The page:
The key finding in the paper, however, came after plotting this divergence across all genes as a function of time. Gene expression divergence over time did in fact follow an hourglass pattern.  They actually plot divergence against developmental stage, and find a neat curve that looks like half of an hourglass.  The pinch in the curve — the point of maximal conservation — occurs during a period that corresponds to the extended germband stage, which, for flies, is generally regarded as the phylotypic period. In a related calculation, the variance at each time point was used to calculate the force of stabilizing selection on each gene. Think of stabilizing selection as evolutionary pruning, in which natural selection tweaks genomes to favor some sort of optimum in an emergent phenotype. As expected, the strongest selective constraint was found during the phylotypic period, suggesting that natural selection is especially picky during this critical phase.  These two results together go a long way towards confirming that the phylotypic period is real — not just an illusion — and that there is something very special about this phase of embryonic development.

Why is embryonic development so tightly constrained during the phylotypic period? Rudolf Raff has proposed that “an increase in the number of global interactions between genes and developmental processes during the phylotypic period renders any evolutionary modification highly deleterious due to their damaging side-effects.” This is an attractive idea that would explain the global inflexibility in expression that was observed during this key phase of development. As is sometimes the case, however, studies such as this one do not answer open questions in biology so much as they help sharpen and define ones that already exist. How would we test Raff’s proposal, and move toward understanding the conservation of morphology and gene expression patterns in the phylotypic stage of development? A good scientist once told me: the first step is to observe; the next step is to perturb. One approach would be to perform an RNAi screen to measure the sensitivity of embryonic development to various gene knockdowns. If the global interactions model is correct, we would expect a greater overall sensitivity to RNAi during the phenotypic period. This observe-then-perturb approach to experimentation actually works a bit like natural selection: small changes at the molecular level give rise to measurable changes in an emergent property that is selected for a functional goal. For evolution, the presumed goal is to constrain mid-stage development; for biologists, the goal is to gain a better understanding of the phylotypic period. I suppose you could say, in some sense, that the effort to understand biology through experimental perturbation is the scientist’s ultimate opportunity to recapitulate phylogeny.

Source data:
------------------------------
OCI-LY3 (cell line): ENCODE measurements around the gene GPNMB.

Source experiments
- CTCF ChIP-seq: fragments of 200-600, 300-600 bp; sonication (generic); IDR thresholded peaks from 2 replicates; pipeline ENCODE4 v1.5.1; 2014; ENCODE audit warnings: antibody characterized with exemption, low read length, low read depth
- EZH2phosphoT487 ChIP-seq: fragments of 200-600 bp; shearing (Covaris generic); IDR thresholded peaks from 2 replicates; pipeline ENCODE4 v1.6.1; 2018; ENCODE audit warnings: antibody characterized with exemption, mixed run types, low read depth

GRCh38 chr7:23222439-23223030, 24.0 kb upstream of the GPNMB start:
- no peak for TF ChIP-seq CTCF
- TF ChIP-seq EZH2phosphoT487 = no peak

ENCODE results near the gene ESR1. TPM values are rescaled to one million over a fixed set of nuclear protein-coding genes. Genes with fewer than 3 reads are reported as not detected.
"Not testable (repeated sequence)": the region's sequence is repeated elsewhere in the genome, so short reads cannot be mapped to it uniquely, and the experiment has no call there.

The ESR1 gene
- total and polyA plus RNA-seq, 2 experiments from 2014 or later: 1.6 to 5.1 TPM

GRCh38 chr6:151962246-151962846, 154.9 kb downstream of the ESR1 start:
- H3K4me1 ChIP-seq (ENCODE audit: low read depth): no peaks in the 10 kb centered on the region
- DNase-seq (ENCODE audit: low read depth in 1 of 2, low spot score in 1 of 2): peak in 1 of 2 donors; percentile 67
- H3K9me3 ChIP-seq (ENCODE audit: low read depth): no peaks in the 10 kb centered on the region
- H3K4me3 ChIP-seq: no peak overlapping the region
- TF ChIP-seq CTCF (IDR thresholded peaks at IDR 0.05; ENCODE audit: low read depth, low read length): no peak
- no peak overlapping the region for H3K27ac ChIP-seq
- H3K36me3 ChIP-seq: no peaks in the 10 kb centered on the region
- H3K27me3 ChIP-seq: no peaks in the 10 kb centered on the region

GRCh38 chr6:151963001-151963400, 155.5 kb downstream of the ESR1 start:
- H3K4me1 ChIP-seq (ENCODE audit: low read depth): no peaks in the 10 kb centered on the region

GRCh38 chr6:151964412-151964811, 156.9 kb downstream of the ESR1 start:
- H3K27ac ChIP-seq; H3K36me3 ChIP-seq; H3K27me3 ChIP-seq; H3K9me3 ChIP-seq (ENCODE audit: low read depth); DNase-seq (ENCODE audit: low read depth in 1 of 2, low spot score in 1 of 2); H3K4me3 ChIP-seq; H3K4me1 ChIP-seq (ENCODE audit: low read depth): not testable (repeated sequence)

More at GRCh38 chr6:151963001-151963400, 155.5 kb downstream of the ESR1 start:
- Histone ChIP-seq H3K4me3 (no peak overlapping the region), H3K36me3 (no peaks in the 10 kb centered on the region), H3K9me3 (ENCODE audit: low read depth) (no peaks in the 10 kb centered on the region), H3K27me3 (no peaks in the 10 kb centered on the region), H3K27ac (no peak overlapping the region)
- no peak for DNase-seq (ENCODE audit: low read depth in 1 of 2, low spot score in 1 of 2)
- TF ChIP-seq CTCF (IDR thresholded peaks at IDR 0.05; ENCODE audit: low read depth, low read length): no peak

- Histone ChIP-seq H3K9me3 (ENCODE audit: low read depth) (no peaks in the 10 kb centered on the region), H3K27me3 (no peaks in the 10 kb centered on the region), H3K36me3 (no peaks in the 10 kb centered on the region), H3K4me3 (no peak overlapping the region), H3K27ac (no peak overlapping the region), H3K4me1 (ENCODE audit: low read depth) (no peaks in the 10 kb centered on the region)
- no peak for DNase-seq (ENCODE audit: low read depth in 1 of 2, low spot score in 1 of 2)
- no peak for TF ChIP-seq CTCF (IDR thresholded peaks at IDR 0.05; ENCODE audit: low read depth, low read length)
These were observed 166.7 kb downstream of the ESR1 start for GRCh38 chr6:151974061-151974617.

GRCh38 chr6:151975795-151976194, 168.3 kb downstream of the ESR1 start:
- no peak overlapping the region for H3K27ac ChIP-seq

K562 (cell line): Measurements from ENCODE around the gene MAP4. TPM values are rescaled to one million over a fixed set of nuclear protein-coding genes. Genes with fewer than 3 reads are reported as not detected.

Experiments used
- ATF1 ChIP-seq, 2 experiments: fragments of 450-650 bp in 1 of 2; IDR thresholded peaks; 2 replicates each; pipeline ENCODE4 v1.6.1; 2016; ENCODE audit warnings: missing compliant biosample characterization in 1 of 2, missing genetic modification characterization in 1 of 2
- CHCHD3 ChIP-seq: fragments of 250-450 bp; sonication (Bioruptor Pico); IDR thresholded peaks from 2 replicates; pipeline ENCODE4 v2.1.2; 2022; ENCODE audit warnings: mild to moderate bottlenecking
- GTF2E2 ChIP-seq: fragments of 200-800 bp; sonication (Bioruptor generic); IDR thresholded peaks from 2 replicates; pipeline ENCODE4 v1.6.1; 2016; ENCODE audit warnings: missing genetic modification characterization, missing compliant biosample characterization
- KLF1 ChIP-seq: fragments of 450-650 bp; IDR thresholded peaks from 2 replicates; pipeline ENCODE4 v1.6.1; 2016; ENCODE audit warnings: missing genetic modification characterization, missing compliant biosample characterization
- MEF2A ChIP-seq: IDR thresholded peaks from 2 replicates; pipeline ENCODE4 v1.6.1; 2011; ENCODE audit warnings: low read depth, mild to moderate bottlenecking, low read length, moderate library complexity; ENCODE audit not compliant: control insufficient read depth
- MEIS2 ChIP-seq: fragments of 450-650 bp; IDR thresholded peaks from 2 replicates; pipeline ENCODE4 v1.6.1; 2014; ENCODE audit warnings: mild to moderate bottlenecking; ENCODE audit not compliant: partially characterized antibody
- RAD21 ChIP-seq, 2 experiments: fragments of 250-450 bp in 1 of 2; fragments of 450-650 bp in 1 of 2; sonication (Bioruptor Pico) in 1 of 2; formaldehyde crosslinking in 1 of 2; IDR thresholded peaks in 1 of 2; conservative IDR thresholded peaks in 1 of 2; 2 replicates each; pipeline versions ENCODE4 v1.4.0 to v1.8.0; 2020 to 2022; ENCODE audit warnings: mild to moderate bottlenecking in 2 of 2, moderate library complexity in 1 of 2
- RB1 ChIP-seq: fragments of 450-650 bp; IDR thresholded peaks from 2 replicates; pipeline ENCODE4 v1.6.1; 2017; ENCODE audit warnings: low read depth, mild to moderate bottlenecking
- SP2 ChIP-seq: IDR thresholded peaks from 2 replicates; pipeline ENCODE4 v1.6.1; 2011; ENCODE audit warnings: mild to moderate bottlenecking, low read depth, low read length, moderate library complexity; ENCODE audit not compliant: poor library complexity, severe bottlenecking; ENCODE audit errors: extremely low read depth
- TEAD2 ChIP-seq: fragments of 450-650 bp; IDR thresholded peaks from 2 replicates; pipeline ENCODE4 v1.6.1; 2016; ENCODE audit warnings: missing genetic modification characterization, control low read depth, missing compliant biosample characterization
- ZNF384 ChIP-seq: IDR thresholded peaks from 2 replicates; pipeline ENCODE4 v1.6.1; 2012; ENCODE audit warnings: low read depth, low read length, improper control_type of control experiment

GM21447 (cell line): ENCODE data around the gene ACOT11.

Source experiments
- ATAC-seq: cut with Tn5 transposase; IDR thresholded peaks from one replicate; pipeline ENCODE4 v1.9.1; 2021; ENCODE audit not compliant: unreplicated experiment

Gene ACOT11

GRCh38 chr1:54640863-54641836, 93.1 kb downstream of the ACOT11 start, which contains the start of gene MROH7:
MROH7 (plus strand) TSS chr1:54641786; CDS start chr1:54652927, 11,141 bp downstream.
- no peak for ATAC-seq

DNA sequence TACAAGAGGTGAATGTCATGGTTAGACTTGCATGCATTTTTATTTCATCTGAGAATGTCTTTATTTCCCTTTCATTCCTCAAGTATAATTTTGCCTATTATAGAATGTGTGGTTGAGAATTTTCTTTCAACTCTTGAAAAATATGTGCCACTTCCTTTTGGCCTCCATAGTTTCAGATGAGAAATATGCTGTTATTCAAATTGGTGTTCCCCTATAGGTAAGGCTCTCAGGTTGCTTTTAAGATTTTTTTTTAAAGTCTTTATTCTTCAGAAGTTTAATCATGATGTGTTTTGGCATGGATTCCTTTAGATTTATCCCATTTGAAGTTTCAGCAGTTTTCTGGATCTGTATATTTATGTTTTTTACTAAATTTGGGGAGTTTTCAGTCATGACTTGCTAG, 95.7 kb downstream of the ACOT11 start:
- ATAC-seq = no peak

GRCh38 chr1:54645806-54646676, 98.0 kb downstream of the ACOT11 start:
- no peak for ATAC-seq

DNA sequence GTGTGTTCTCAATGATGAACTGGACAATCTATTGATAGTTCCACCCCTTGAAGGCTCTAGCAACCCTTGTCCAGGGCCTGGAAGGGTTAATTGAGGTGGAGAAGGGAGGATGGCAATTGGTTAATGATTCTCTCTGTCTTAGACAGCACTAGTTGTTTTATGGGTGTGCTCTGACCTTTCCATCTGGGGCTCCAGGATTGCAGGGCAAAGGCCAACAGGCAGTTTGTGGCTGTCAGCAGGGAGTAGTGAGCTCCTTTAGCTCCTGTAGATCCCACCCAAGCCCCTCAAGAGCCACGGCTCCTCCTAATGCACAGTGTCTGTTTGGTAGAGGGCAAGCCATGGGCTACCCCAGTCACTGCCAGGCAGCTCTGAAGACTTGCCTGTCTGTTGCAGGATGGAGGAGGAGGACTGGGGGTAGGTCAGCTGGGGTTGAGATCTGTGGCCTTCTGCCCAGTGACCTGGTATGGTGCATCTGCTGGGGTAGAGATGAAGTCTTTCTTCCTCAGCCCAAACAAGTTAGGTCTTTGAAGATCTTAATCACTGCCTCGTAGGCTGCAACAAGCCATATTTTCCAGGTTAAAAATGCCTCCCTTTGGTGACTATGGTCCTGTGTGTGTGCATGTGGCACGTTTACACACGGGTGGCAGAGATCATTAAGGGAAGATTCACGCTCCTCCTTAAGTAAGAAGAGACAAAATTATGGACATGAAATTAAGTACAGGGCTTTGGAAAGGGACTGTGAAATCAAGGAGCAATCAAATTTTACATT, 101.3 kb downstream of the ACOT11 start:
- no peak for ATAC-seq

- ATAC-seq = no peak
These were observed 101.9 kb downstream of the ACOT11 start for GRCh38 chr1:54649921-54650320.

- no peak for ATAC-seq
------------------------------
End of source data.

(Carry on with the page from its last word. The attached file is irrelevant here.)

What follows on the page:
Kalinka AT, Varga KM, Gerrard DT, Preibisch S, Corcoran DL, Jarrells J, Ohler U, Bergman CM, & Tomancak P (2010). Gene expression divergence recapitulates the developmental hourglass model. Nature, 468 (7325), 811-4 PMID: 21150996

See also:

Duboule, D. Temporal colinearity and the phylotypic progression: a basis for the stability of a vertebrate Bauplan and the evolution of morphologies through heterochrony. Dev. Suppl.135–142 (1994).

Raff, R. A. The Shape of Life: Genes, Development and the Evolution of Animal Form. (Univ Chicago Press, 1996).